“They can genuinely sound great just because it is a change to the basic guitar – [from] the traditional materials of rosewood, ebony, mahogany, and spruce – [to] using things like cherry, machiche, catalox [pronounced catalosh], and things that aren’t normally associated with acoustics.”

Martin has also partnered with various organizations to raise awareness of green initiatives. “The Rainforest Alliance does a lot of great stuff with their Follow The Frog campaign where they have the frog initiative stamped on certain products,” says Thomas. “That certification of a product gives people the acknowledgment that it is certified and living up to a certain standard. We did a Follow the Frog guitar with James Valentine. There’s an organization that we partner with called Reverb, an environmental organization started by Adam Gardner from Guster. They partner with huge tours like Dave Matthews, John Mayer, and Pink, and focus on the sustainability of the tour itself – zero carbon footprint, trying to keep all of the energies that a tour uses to a minimum.” Reverb raises awareness about the “blood wood” that is harvested illegally by forced labor in an unsustainable manner. “Adam has even testified before Congress to change laws.”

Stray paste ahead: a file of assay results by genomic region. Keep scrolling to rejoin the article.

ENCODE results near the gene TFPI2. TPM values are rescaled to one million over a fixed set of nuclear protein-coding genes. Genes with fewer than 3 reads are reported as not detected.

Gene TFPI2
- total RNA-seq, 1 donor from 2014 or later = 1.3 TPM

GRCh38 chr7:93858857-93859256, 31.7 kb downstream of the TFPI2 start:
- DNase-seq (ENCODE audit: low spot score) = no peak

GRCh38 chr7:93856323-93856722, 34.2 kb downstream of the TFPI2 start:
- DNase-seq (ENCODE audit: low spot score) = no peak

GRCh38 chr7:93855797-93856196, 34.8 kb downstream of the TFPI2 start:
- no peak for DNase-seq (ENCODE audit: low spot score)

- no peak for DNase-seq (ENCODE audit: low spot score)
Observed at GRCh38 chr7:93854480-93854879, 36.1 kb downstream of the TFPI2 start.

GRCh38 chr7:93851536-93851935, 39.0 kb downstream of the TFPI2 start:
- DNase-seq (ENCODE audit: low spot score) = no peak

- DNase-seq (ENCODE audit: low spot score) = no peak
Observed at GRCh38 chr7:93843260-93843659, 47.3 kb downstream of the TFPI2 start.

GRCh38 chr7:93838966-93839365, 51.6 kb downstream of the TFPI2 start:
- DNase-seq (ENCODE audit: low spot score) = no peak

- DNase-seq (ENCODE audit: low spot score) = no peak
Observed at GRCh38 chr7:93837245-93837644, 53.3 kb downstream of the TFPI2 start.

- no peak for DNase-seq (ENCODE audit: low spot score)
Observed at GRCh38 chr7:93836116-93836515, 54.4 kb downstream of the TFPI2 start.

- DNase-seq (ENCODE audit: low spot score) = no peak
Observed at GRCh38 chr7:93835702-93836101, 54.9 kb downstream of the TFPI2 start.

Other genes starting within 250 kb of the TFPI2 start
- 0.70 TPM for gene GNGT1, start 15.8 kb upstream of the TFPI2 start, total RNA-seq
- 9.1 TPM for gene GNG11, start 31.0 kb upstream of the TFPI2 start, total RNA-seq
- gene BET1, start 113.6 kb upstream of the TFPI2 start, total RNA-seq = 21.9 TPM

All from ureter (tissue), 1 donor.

Martin is also sponsoring the Clean Cruiser Project, in which participants will drive the first land cruisers completely fueled by bio-diesel from California to Panama in 2019. The goal is to plant 10,000 trees along the way as well as raise awareness about bio-fuel and serious environmental concerns. They hope to play some guitar music and film a documentary on this trek. “We wanted to get involved with more mainstream cultural changes and become a part of the movement,” says Thomas. “It’s really, really important, especially in the times we live in with the political climate and the policies that are not necessarily working in Mother Earth’s favor. We need to bond together in industry and community to do the best we can and be doing the right thing.”